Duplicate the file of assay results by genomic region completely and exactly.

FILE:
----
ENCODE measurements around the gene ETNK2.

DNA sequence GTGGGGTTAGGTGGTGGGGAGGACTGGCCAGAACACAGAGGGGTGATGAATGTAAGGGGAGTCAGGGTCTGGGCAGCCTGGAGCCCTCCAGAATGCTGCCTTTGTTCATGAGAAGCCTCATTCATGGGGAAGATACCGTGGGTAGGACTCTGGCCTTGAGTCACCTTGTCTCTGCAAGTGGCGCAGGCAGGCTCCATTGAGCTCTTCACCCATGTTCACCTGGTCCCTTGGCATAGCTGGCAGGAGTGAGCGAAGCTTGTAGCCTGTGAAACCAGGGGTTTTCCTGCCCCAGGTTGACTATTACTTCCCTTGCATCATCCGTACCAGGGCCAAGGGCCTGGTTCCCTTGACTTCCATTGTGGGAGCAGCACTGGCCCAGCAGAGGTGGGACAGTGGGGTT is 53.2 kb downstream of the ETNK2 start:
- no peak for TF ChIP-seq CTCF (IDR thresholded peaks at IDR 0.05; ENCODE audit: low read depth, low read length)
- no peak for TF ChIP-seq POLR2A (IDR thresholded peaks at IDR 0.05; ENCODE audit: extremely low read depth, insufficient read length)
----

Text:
ENCODE measurements around the gene ETNK2.

DNA sequence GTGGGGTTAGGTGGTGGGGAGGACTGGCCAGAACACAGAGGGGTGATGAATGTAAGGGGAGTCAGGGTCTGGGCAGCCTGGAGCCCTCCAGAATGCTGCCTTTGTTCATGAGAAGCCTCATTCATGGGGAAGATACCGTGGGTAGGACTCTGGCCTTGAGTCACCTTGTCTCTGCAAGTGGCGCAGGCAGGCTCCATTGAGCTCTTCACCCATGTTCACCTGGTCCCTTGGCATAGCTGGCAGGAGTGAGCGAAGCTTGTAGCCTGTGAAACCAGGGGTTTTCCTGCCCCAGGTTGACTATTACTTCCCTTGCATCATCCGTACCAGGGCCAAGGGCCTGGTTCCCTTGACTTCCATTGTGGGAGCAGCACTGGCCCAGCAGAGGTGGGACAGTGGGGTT is 53.2 kb downstream of the ETNK2 start:
- no peak for TF ChIP-seq CTCF (IDR thresholded peaks at IDR 0.05; ENCODE audit: low read depth, low read length)
- no peak for TF ChIP-seq POLR2A (IDR thresholded peaks at IDR 0.05; ENCODE audit: extremely low read depth, insufficient read length)